Patients may experience serious acute liver injury and elevated levels of aminotransferases, making patients with liver complications at higher risk for adverse events. Screening liver function and the use of corticosteroids before, and for a period of time after, infusion with Zolgensma is recommended.
Zolgensma infusions have also resulted in thrombocytopenia, thrombotic microangiopathy, and elevated levels of troponin-I in the heart. Platelet counts, creatinine levels, complete blood counts, and troponin-I levels should be recorded at baseline and periodically after infusion.
The most common adverse reactions experienced by ≥5% of patients in the trials were elevated levels of aminotransferases and vomiting.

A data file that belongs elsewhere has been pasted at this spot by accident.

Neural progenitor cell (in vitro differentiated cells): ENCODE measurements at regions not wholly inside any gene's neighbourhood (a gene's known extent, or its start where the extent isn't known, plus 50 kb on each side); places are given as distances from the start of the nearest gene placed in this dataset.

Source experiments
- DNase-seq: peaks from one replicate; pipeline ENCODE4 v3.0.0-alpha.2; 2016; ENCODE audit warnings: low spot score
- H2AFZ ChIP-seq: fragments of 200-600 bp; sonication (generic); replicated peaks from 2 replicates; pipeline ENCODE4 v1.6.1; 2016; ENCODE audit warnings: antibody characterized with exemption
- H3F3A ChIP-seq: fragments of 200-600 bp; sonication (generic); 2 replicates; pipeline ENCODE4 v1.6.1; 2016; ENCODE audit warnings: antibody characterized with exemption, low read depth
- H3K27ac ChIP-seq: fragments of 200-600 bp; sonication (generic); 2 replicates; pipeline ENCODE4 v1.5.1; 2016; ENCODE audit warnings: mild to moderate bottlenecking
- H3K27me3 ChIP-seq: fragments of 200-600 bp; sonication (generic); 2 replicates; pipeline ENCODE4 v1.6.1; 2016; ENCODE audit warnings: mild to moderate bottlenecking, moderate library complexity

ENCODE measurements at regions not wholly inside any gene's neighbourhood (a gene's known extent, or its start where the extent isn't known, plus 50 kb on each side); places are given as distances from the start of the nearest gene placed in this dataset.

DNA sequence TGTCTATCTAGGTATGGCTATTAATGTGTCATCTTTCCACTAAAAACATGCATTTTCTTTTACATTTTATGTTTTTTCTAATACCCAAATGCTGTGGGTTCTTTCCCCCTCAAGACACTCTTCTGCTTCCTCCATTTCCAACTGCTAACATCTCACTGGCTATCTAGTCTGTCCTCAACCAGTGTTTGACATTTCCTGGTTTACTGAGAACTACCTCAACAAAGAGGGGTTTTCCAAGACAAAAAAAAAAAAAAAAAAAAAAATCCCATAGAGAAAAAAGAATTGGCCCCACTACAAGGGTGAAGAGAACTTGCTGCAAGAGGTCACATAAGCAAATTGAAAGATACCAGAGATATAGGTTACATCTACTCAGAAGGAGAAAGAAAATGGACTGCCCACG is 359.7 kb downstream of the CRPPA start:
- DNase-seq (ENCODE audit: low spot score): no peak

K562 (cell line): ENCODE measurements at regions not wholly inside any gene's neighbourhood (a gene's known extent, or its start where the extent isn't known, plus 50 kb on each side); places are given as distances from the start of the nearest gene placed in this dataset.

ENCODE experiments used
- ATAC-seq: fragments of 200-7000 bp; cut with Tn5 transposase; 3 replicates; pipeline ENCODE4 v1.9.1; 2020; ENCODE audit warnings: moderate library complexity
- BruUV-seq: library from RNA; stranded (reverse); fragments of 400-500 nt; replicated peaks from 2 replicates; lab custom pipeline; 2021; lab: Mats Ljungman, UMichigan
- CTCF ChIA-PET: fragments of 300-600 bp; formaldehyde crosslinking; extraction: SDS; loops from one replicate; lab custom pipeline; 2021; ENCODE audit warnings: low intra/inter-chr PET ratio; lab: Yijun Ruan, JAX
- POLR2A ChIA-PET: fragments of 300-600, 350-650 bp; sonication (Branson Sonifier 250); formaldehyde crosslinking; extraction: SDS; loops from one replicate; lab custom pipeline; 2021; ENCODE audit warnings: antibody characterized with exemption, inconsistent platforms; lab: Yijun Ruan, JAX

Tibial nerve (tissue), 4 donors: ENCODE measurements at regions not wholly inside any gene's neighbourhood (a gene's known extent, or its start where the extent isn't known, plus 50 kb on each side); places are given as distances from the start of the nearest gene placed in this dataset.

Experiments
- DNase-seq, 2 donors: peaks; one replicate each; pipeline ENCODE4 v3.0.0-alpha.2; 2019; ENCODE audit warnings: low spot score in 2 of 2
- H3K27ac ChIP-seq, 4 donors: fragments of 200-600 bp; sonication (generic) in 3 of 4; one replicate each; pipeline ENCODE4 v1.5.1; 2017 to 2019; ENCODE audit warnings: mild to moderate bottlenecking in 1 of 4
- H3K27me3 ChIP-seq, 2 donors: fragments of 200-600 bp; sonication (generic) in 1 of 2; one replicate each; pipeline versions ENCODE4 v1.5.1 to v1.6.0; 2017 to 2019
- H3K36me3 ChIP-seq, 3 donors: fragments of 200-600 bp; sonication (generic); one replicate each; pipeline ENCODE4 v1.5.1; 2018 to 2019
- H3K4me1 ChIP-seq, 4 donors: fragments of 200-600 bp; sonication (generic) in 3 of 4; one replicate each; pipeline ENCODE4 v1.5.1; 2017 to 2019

In October, 2021, the FDA approved several revisions to the Boxed Warning of Zolgensma’s prescribing information. These revisions included the risk of acute liver failure, acute serious liver injury, and and elevated aminotransferases in patients who receive the therapy. As a result of these reported cases, prescribing physicians are encouraged to weigh the risks and benefits of prescribing Zolgensma for SMA patients with preexisting liver impairment. If abnormalities in liver function are seen to persist in patients at levels that are at least 2 x ULN after a 30-day period of systemic corticosteroids, pediatric hepatologists or gastroenterologists should be consulted.17
Read about all of the FDA approved therapies for spinal muscular atrophy.
Zolgensma Efficacy in Trials and Trial Results